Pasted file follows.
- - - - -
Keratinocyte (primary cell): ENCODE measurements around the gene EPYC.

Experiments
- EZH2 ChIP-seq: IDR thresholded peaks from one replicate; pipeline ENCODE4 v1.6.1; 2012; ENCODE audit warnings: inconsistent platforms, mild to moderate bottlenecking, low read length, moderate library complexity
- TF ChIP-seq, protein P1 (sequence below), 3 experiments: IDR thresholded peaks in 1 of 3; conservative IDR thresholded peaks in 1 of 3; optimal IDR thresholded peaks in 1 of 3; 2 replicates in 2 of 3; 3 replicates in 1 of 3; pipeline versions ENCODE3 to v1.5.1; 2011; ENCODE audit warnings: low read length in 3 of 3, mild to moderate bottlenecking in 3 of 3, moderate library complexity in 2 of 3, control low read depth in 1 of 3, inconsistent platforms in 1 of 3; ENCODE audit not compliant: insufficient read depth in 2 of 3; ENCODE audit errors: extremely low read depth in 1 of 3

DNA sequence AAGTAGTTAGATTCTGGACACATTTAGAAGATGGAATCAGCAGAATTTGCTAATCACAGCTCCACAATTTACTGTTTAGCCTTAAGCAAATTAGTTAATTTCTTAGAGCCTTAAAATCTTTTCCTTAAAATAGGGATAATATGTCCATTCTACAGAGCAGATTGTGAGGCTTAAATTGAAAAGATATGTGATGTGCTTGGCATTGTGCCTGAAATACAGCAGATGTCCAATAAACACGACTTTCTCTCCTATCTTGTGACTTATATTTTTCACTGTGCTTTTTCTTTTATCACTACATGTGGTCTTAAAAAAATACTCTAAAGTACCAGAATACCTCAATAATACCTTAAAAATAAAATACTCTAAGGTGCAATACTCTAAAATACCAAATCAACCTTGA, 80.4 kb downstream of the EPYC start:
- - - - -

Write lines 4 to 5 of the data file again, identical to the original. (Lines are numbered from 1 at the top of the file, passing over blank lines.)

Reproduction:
- TF ChIP-seq, protein P1 (sequence below), 3 experiments: IDR thresholded peaks in 1 of 3; conservative IDR thresholded peaks in 1 of 3; optimal IDR thresholded peaks in 1 of 3; 2 replicates in 2 of 3; 3 replicates in 1 of 3; pipeline versions ENCODE3 to v1.5.1; 2011; ENCODE audit warnings: low read length in 3 of 3, mild to moderate bottlenecking in 3 of 3, moderate library complexity in 2 of 3, control low read depth in 1 of 3, inconsistent platforms in 1 of 3; ENCODE audit not compliant: insufficient read depth in 2 of 3; ENCODE audit errors: extremely low read depth in 1 of 3

DNA sequence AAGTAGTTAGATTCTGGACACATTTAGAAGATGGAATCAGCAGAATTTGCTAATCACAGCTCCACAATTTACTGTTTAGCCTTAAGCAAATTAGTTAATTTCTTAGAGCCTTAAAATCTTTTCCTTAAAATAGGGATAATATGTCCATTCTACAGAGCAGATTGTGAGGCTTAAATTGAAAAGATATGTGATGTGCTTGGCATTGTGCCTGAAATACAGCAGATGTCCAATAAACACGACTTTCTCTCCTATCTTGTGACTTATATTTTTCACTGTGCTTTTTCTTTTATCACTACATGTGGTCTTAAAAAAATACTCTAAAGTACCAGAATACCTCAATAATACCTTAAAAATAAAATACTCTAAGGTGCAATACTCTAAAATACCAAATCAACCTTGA, 80.4 kb downstream of the EPYC start: